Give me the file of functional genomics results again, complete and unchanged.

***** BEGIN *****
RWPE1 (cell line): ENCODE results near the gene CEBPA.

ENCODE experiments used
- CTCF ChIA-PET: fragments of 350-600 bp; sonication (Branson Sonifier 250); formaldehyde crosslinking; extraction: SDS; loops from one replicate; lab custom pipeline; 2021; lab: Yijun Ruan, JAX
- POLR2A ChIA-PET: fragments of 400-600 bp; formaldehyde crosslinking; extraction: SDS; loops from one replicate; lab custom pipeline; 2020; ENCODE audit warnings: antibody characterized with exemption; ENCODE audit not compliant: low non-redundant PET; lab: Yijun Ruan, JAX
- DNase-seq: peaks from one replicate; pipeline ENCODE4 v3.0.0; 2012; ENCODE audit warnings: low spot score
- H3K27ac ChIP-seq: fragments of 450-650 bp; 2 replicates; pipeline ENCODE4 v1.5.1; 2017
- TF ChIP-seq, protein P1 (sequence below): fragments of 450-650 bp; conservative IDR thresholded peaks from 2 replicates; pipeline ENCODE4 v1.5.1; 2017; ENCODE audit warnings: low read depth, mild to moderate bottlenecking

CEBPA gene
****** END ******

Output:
RWPE1 (cell line): ENCODE results near the gene CEBPA.

ENCODE experiments used
- CTCF ChIA-PET: fragments of 350-600 bp; sonication (Branson Sonifier 250); formaldehyde crosslinking; extraction: SDS; loops from one replicate; lab custom pipeline; 2021; lab: Yijun Ruan, JAX
- POLR2A ChIA-PET: fragments of 400-600 bp; formaldehyde crosslinking; extraction: SDS; loops from one replicate; lab custom pipeline; 2020; ENCODE audit warnings: antibody characterized with exemption; ENCODE audit not compliant: low non-redundant PET; lab: Yijun Ruan, JAX
- DNase-seq: peaks from one replicate; pipeline ENCODE4 v3.0.0; 2012; ENCODE audit warnings: low spot score
- H3K27ac ChIP-seq: fragments of 450-650 bp; 2 replicates; pipeline ENCODE4 v1.5.1; 2017
- TF ChIP-seq, protein P1 (sequence below): fragments of 450-650 bp; conservative IDR thresholded peaks from 2 replicates; pipeline ENCODE4 v1.5.1; 2017; ENCODE audit warnings: low read depth, mild to moderate bottlenecking

CEBPA gene